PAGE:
Mar 2017: Signs deal to create content of Universal Music artists, giving the record label the option to invest in EVR
June 2017: Signs global deal with Microsoft to bring MelodyVR app to the software giant’s Mixed Reality Devices, securing funding and advice
July 2017: Signs deal to create content of Sony Music Entertainment artists, giving the record label an option to invest in EVR.
Aug 2017: Signs a string of licensing deals in Europe, striking what it believes to be the first deal ‘to license a virtual reality music service’
Feb 2018: Matchett takes up the role of executive chairman in addition to his role as chief executive. Another deal is signed in Europe with Warner/Chappel
April 2018: Signs licensing deals with a string of companies in the US.
May 2018: Full launch of the MelodyVR app in the US and the UK at Facebook’s conference in San Jose, in conjunction with the Oculus Go
June 2018: Launches MelodyVR app in eight European countries and officially declares itself as a revenue-generating business
The other prong to the business model is creating virtual environments that do not exist. When recording live performances and working with artists on content, MelodyVR’s attitude is ‘anything’s possible’, and it sees no reason why it should limit this to the music side of the business.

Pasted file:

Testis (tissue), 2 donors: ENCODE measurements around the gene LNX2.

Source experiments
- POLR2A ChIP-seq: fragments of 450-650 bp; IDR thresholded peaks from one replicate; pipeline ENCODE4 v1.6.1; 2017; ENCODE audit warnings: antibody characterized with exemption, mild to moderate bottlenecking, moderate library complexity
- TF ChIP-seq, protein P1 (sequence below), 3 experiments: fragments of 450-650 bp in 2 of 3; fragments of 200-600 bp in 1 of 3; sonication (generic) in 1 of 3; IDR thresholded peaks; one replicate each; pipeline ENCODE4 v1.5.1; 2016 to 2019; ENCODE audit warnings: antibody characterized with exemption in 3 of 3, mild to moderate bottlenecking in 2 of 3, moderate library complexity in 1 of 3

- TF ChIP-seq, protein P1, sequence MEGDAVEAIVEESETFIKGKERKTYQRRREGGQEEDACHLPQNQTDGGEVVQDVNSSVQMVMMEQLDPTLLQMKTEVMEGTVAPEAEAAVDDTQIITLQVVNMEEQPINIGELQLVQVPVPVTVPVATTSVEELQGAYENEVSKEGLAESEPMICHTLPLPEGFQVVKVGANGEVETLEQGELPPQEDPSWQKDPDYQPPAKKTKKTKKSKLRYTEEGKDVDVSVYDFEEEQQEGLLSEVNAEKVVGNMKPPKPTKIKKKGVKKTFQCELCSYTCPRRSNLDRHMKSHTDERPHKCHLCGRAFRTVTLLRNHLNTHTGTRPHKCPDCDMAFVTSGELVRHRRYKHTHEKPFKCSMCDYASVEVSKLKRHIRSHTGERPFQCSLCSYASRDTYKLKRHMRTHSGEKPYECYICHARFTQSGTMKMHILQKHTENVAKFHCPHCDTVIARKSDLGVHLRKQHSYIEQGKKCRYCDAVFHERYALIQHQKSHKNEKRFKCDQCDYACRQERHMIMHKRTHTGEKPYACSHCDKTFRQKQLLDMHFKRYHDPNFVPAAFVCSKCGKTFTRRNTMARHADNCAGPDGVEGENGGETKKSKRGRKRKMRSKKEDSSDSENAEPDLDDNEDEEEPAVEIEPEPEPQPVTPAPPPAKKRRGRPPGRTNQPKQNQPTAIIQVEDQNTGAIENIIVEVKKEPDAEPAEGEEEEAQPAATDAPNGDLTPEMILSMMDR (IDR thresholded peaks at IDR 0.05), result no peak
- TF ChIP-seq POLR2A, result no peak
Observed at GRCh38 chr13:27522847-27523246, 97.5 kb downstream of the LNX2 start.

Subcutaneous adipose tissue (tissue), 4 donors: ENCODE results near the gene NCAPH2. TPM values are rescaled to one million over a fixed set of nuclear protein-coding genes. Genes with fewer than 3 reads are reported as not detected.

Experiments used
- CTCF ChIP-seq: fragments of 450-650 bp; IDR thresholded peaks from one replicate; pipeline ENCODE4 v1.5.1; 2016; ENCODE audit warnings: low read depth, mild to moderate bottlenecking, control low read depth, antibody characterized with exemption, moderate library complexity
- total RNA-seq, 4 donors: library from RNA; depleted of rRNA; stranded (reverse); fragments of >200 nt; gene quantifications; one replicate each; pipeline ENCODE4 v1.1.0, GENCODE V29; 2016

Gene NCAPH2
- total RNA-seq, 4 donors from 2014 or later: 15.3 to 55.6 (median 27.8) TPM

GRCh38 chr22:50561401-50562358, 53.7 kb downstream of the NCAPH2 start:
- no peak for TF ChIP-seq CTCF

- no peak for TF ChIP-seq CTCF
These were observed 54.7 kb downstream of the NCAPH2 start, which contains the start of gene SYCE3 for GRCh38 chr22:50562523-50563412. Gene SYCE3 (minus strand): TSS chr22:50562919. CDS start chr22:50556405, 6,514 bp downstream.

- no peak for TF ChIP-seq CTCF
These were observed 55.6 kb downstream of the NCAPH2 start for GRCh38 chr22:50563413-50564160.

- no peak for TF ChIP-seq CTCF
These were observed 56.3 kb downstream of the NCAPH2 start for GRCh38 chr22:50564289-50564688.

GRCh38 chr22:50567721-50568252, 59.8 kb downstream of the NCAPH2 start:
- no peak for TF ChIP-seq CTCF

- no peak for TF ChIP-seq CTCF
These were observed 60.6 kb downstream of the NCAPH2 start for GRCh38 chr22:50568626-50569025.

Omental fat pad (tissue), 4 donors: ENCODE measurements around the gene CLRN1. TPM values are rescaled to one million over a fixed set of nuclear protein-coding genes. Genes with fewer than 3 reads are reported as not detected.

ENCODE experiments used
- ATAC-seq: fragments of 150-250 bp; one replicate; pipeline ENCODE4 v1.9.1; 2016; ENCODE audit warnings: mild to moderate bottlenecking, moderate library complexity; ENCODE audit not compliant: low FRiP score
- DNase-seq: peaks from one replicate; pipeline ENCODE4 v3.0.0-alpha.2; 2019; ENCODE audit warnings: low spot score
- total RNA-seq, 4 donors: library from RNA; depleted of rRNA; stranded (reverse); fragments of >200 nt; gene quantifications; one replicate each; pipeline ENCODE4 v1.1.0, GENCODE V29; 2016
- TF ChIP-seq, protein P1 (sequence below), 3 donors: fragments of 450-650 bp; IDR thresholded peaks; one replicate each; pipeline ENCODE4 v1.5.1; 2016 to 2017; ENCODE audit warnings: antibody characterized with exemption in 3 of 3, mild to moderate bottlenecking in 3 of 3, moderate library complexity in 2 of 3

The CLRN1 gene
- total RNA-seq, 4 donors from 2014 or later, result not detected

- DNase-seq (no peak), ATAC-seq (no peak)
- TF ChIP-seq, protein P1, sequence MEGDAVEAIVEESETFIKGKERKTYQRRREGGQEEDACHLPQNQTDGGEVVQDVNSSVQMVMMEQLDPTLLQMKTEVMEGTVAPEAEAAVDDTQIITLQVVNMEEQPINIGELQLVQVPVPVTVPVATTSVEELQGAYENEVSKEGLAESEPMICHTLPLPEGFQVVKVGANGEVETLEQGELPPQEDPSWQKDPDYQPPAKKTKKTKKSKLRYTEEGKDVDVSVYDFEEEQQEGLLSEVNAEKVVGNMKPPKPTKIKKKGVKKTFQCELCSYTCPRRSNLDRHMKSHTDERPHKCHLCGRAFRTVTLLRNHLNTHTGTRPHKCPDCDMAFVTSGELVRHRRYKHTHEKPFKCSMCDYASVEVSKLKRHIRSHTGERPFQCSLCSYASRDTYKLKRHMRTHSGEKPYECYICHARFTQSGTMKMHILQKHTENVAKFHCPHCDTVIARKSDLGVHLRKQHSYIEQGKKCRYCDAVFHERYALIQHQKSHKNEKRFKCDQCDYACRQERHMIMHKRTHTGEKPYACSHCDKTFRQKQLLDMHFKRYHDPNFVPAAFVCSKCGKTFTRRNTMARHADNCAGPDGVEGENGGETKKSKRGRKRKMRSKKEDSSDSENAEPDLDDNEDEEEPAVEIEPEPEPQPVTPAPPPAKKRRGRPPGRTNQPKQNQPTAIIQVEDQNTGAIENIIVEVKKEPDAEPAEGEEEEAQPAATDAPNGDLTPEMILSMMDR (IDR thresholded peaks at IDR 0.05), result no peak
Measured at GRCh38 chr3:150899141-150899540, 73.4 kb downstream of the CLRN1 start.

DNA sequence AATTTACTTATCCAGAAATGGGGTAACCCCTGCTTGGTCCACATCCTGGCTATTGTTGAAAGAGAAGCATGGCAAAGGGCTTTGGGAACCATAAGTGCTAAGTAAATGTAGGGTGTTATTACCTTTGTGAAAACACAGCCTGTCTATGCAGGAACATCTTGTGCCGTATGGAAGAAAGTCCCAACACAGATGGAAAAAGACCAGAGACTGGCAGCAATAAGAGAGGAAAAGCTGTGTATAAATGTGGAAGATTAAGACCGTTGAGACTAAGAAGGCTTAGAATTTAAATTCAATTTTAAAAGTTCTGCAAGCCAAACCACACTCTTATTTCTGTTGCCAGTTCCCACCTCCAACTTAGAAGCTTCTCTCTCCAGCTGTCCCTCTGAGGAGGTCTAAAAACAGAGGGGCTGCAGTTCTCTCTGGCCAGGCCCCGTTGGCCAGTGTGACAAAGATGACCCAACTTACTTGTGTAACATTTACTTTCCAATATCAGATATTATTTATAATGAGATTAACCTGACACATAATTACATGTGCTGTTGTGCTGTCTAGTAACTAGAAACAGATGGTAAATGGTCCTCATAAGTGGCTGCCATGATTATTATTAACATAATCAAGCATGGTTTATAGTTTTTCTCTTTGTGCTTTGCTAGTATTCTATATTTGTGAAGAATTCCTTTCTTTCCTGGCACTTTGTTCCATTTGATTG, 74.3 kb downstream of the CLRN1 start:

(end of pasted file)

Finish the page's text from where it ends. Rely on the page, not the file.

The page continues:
MelodyVR: downloading performances is just the start
For MelodyVR, its market-leading position twinned with its formidable partnerships gives it limitless opportunity to expand. The company’s next step is big: streaming live gigs to paying customers through their headset. This will represent another huge change for the music industry, which has already evolved rapidly in recent years as people transitioned from downloading music to streaming through the likes of Spotify. It technically means artists can sell unlimited ‘virtual seats’ to their performances, possibly presenting a new and highly valuable revenue stream, and could prove to be the springboard for new products such as a VR music album.
Read more about Spotify shares being tested as it learns the lessons of going public
Revenue will be shared between the company, the artists and the record labels. In January, Matchett told Wired that he expected a single 360 degree music track to cost customers around £1, with a concert priced at between £8 and £15. 
If music proves popular with VR fans then MelodyVR’s model could expand further: why not sell virtual seats to sold-out sporting events, theatre plays or even TV shows like Britain’s Got Talent? Companies like NextVR are already broadcasting the likes of football to VR users, allowing customers to root from the stands from the comfort of their own homes.